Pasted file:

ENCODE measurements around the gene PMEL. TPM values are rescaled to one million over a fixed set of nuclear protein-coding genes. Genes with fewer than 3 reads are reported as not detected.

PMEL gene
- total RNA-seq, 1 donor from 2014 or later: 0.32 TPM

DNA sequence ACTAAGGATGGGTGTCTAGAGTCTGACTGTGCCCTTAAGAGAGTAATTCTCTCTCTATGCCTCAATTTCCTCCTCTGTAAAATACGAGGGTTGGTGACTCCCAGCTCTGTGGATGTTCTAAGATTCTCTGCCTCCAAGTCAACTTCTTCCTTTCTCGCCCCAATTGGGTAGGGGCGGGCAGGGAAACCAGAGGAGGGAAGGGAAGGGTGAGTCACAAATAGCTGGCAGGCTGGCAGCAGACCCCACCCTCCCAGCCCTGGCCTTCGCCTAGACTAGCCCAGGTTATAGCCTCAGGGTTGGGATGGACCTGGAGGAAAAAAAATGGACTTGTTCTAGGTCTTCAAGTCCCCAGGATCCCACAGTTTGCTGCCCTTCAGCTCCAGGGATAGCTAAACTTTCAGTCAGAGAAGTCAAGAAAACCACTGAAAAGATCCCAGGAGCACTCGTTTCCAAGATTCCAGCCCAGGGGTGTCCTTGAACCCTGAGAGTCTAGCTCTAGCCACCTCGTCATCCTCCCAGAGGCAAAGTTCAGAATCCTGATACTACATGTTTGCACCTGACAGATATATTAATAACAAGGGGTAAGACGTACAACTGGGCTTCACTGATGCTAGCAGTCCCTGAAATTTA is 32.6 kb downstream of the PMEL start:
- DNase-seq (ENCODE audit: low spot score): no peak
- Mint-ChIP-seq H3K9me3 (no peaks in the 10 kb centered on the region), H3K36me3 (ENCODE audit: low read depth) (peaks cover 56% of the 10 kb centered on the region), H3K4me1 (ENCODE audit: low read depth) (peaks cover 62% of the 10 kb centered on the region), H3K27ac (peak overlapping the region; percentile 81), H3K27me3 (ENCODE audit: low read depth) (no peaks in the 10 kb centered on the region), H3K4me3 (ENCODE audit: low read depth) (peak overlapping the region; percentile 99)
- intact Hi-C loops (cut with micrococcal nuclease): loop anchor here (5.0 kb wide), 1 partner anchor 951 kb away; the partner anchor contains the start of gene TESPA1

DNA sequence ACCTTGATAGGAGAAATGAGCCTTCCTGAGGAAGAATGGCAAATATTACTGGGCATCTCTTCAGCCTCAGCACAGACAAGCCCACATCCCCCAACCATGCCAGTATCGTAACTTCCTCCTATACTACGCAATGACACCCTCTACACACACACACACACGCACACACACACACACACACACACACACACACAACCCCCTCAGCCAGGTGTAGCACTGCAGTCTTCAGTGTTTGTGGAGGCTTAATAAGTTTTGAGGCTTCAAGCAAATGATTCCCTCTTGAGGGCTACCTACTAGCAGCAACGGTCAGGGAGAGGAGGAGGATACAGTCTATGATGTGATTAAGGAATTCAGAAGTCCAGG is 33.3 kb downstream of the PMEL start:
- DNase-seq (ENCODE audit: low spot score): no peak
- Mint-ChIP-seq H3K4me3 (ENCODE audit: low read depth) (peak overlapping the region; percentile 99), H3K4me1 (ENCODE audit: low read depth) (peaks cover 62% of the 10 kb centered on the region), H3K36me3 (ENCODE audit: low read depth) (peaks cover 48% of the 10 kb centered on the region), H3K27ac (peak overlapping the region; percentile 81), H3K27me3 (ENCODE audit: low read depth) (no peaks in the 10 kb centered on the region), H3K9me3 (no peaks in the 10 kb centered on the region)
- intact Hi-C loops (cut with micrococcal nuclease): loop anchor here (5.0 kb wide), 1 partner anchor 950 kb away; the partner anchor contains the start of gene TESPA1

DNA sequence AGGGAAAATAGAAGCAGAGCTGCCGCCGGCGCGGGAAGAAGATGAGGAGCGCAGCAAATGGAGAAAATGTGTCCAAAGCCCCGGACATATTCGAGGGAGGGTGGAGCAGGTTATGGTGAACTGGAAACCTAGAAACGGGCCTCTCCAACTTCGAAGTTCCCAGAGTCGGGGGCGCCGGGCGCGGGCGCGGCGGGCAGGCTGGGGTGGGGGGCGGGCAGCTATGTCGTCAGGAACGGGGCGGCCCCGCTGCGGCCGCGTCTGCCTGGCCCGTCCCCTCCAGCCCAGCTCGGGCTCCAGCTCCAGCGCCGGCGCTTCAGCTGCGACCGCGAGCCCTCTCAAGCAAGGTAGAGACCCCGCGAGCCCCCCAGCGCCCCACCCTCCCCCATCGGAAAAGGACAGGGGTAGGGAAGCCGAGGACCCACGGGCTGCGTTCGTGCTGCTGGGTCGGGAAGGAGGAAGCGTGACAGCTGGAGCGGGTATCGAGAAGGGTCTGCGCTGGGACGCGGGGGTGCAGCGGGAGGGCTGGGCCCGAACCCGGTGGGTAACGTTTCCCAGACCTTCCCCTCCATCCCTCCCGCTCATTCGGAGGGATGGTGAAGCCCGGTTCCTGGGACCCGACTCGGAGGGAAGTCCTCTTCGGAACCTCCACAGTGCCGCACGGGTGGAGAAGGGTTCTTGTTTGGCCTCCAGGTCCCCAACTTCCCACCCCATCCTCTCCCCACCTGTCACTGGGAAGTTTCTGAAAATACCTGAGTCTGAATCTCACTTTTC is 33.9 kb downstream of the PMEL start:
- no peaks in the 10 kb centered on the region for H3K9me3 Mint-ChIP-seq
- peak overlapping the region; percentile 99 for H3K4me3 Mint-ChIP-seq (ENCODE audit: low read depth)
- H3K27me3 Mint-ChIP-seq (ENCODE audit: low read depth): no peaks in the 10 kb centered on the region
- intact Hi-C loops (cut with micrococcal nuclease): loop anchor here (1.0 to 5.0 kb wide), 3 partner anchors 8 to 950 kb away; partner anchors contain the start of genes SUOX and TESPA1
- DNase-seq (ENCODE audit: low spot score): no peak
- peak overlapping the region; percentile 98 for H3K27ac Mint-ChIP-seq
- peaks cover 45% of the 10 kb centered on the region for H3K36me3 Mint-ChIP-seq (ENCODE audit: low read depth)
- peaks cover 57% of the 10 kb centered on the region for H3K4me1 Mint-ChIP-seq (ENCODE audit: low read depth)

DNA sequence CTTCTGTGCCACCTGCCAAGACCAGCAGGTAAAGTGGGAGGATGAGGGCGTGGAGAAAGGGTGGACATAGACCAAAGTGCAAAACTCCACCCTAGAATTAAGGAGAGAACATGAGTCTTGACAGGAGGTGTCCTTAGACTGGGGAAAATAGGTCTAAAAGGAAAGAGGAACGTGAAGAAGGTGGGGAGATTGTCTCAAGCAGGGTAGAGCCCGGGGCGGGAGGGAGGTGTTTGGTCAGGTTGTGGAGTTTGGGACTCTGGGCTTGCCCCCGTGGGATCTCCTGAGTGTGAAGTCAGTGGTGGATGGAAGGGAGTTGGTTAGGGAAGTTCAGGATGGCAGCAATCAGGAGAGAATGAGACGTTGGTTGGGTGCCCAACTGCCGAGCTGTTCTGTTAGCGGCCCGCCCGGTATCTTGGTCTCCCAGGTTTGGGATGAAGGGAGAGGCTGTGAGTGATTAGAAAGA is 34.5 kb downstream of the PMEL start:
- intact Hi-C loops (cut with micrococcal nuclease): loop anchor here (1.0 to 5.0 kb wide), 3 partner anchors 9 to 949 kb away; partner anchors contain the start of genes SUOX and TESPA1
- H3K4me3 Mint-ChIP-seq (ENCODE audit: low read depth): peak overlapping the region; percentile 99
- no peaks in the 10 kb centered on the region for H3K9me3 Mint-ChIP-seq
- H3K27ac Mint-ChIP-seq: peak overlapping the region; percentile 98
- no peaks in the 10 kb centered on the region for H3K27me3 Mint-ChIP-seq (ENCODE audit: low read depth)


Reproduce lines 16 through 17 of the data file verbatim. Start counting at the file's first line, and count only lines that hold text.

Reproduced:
- intact Hi-C loops (cut with micrococcal nuclease): loop anchor here (1.0 to 5.0 kb wide), 3 partner anchors 8 to 950 kb away; partner anchors contain the start of genes SUOX and TESPA1
- DNase-seq (ENCODE audit: low spot score): no peak